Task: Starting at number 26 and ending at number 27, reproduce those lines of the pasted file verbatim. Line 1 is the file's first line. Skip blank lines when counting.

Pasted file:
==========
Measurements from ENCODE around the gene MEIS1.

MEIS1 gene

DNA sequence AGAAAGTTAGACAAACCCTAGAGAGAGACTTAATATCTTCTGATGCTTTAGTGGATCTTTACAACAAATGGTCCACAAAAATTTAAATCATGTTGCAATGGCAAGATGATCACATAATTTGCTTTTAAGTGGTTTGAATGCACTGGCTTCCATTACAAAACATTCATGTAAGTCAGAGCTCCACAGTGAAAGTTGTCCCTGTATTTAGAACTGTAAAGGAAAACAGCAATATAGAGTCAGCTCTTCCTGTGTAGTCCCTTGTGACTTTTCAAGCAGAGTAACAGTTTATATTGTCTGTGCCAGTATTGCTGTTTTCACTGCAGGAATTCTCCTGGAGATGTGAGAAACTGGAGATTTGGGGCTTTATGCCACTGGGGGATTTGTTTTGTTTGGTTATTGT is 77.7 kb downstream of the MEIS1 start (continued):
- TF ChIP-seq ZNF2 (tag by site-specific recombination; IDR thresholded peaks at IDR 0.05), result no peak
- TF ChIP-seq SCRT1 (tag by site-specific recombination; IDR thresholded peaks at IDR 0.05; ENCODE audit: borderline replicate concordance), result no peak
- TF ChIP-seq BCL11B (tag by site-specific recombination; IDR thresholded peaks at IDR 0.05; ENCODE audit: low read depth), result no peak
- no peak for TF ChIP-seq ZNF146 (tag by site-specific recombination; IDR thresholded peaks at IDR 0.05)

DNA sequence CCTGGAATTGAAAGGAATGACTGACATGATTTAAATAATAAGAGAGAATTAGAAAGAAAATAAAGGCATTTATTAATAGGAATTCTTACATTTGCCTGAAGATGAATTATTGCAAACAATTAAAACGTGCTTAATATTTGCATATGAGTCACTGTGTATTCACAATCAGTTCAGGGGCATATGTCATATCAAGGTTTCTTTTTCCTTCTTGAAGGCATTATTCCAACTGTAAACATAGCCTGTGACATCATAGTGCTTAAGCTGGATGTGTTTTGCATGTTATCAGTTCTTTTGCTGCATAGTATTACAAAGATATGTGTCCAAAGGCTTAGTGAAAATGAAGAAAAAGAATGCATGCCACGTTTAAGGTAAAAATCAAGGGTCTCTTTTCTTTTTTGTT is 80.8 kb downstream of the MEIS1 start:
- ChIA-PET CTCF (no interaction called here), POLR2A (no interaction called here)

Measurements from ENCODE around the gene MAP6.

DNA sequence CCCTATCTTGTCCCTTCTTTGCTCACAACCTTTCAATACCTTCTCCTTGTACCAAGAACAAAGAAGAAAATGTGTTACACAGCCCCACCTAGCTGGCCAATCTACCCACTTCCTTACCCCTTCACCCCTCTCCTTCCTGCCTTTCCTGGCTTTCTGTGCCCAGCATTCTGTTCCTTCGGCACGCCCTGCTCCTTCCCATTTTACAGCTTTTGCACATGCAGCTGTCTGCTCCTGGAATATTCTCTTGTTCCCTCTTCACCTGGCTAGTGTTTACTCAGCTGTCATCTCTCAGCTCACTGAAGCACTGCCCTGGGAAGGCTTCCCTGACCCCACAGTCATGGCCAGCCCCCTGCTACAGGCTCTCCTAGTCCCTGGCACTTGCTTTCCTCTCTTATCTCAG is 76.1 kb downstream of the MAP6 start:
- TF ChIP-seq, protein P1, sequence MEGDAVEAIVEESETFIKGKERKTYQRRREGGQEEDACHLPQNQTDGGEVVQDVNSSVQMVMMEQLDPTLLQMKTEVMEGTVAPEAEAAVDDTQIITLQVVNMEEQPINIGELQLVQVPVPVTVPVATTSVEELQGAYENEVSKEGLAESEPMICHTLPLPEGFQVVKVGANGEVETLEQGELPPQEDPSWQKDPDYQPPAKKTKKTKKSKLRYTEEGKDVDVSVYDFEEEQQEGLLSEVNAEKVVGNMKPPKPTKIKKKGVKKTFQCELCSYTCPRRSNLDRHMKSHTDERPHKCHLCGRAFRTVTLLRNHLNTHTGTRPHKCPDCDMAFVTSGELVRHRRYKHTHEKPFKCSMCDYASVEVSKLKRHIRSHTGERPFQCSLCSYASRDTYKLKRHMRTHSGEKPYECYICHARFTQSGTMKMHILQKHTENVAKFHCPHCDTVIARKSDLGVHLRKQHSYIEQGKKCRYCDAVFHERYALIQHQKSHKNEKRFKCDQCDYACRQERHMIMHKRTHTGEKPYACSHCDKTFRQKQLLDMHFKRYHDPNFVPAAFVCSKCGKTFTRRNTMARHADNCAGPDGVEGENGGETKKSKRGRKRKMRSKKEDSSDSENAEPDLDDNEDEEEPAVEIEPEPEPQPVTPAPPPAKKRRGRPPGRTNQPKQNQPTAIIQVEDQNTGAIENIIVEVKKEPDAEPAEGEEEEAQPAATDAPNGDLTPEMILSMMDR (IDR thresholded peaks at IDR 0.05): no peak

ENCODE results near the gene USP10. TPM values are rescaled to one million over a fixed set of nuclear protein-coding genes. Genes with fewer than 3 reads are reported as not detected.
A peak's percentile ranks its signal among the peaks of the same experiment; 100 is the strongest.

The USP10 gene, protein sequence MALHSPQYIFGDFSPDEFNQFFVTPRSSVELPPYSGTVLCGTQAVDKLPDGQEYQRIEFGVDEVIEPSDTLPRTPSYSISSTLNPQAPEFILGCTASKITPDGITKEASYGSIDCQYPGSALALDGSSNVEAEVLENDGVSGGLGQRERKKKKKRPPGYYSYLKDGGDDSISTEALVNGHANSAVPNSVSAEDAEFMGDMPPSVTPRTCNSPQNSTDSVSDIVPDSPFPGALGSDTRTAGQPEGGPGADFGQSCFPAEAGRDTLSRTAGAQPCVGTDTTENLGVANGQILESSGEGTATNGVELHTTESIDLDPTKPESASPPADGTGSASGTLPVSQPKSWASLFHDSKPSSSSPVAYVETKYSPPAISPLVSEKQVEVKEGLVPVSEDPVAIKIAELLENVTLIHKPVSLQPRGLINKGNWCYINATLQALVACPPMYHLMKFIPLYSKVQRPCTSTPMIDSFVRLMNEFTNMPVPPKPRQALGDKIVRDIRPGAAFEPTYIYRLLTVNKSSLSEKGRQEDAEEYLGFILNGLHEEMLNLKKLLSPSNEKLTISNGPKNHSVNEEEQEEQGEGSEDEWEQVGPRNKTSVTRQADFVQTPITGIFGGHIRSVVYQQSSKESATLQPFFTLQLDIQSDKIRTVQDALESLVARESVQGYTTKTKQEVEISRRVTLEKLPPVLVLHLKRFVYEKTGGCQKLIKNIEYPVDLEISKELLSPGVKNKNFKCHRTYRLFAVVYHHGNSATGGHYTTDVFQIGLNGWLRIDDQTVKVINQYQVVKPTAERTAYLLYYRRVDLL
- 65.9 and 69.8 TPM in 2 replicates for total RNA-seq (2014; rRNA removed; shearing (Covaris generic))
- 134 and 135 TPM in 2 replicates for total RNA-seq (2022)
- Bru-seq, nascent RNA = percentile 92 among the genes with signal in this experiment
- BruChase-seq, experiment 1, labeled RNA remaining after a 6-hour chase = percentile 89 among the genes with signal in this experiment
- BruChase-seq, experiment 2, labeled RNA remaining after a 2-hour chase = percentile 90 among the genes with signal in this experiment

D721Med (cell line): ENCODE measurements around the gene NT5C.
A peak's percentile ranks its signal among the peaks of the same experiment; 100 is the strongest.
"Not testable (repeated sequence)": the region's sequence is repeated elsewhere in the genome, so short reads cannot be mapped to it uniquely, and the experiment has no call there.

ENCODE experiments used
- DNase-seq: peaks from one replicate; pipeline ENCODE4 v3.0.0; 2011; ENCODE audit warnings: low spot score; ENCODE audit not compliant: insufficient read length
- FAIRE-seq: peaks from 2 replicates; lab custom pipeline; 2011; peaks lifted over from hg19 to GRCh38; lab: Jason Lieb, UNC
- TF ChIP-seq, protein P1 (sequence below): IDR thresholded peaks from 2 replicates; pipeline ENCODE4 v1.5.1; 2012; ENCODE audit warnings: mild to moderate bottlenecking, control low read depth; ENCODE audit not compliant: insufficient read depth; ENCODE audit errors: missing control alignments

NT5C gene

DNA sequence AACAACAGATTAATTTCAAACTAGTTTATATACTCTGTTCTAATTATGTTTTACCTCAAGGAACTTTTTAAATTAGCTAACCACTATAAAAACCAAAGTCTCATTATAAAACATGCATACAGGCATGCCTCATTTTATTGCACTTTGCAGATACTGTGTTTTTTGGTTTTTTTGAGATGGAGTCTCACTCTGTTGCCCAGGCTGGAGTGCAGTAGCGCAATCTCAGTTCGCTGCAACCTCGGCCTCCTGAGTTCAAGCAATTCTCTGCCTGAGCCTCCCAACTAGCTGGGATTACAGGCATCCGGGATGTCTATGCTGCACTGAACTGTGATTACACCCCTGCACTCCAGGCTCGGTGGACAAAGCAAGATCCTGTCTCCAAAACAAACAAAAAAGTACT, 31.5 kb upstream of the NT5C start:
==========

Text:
- FAIRE-seq: peaks from 2 replicates; lab custom pipeline; 2011; peaks lifted over from hg19 to GRCh38; lab: Jason Lieb, UNC
- TF ChIP-seq, protein P1 (sequence below): IDR thresholded peaks from 2 replicates; pipeline ENCODE4 v1.5.1; 2012; ENCODE audit warnings: mild to moderate bottlenecking, control low read depth; ENCODE audit not compliant: insufficient read depth; ENCODE audit errors: missing control alignments